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Ski base Damage

post #1 of 7
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How can i tell if i burnt the base of my ski when i was hot waxing? I set the temperature of the hot wax iron at 200 degrees but didn't realize that it was in Celsius scale. i don't see anything irregular. I kept the iron moving and didn't keep it in one place for a long time. I did notice that the opposite side of the ski was warm to the touch. I read a lot on the subject and it says that I can burn and melt the base at excessive temperatures and the ski will no longer hold wax. Did i damage my skis because of this?

post #2 of 7

I'm not an expert, but I'm guessing that it would be evident if you did damage to your bases.  I would watch the temps in the future but not worry about your skis just yet.

 

post #3 of 7


So did you wax at 200 Degrees Celsius or Farenheit?
 

Quote:
Originally Posted by rah140 View Post

How can i tell if i burnt the base of my ski when i was hot waxing? I set the temperature of the hot wax iron at 200 degrees but didn't realize that it was in Celsius scale. i don't see anything irregular. I kept the iron moving and didn't keep it in one place for a long time. I did notice that the opposite side of the ski was warm to the touch. I read a lot on the subject and it says that I can burn and melt the base at excessive temperatures and the ski will no longer hold wax. Did i damage my skis because of this?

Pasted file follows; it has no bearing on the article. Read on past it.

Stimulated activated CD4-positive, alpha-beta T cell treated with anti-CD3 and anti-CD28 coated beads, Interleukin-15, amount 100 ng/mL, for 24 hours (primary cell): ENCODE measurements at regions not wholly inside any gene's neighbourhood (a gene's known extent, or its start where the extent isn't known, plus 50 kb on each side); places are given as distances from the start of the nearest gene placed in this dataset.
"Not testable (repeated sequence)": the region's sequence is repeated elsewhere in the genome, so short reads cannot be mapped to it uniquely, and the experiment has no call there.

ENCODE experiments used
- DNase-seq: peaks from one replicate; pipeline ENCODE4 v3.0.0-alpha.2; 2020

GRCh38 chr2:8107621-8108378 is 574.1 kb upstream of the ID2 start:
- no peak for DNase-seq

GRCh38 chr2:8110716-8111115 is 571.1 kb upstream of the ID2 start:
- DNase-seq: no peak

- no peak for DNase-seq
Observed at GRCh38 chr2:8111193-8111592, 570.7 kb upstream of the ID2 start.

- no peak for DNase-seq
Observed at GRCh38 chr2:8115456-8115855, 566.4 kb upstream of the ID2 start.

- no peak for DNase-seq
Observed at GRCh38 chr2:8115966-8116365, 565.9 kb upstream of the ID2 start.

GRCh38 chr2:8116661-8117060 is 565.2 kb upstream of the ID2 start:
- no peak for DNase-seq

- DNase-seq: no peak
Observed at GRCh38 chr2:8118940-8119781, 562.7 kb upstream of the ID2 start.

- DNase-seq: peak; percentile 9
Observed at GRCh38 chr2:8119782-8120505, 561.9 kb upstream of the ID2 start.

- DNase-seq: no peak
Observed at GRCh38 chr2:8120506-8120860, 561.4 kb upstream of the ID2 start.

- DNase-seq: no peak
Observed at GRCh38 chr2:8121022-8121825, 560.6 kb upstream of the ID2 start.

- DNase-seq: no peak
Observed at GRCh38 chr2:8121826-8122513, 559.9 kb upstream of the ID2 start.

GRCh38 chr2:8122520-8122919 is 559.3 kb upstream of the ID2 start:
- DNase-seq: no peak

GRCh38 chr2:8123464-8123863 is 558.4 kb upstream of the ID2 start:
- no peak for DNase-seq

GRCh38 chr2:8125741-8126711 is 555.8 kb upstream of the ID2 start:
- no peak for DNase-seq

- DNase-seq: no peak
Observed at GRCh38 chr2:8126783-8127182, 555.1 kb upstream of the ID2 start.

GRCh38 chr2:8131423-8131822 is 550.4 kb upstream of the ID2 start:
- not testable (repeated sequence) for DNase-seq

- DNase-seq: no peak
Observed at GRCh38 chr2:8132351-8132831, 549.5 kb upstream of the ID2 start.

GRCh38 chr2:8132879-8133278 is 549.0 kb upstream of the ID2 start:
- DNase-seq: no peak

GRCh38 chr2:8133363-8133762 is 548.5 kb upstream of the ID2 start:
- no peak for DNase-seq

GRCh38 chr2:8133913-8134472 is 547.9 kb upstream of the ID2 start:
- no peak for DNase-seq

post #4 of 7
Quote:
Originally Posted by rah140 View Post

. I did notice that the opposite side of the ski was warm to the touch.



^ this is normal.

post #5 of 7
Quote:
Originally Posted by rah140 View Post

How can i tell if i burnt the base of my ski when i was hot waxing? I set the temperature of the hot wax iron at 200 degrees but didn't realize that it was in Celsius scale.


You have an iron that actually goes to 200 C???  Holy giant soldering irons Batman! Mine only goes to 160 Cfrown.gif

 

Worst case scenario, you melted the contact cement holding the laminated layers together and compromised it.  Skis may delam, edge separate, or otherwise fail structurally.. highly unlikely though. 

 

Possible, somewhat likely damage is that you burned the bases, won't be visible but wax won't soak in and stick as well.

 

Most likely that the skis are fine though.  Just curious, how bad was the wax smoking at 200C?  You should always turn it down if the wax is smoking.

 

 


Edited by crgildart - 1/9/12 at 11:53am
post #6 of 7

Most likely, you haven't caused too much damage, but as mentioned above, there could be two types:

1. overheating the internal layers and reducing the elasticity of the adhesive.  could possible make the skis delaminate sooner.

2. base burn - melting the surface of the base and reduced the ability to absorb wax.

At this point, I wouldn't do anything, but watch how long your skis hold wax.  If you can't get trough a day without showing grayish bases, a base grind would be the next option.  Unless there was a dramatic damage, a base grind should open the bases again.

post #7 of 7

Normal iron temp for wax is about 120 C /250 F

 

Quote:
Originally Posted by crgildart View Post


You have an iron that actually goes to 200 C???  Holy giant soldering irons Batman! Mine only goes to 160 Cfrown.gif

 

Worst case scenario, you melted the contact cement holding the laminated layers together and compromised it.  Skis may delam, edge separate, or otherwise fail structurally.. highly unlikely though. 

 

Possible, somewhat likely damage is that you burned the bases, won't be visible but wax won't soak in and stick as well.

 

Most likely that the skis are fine though.  Just curious, how bad was the wax smoking at 200C?  You should always turn it down if the wax is smoking.

 

 



 

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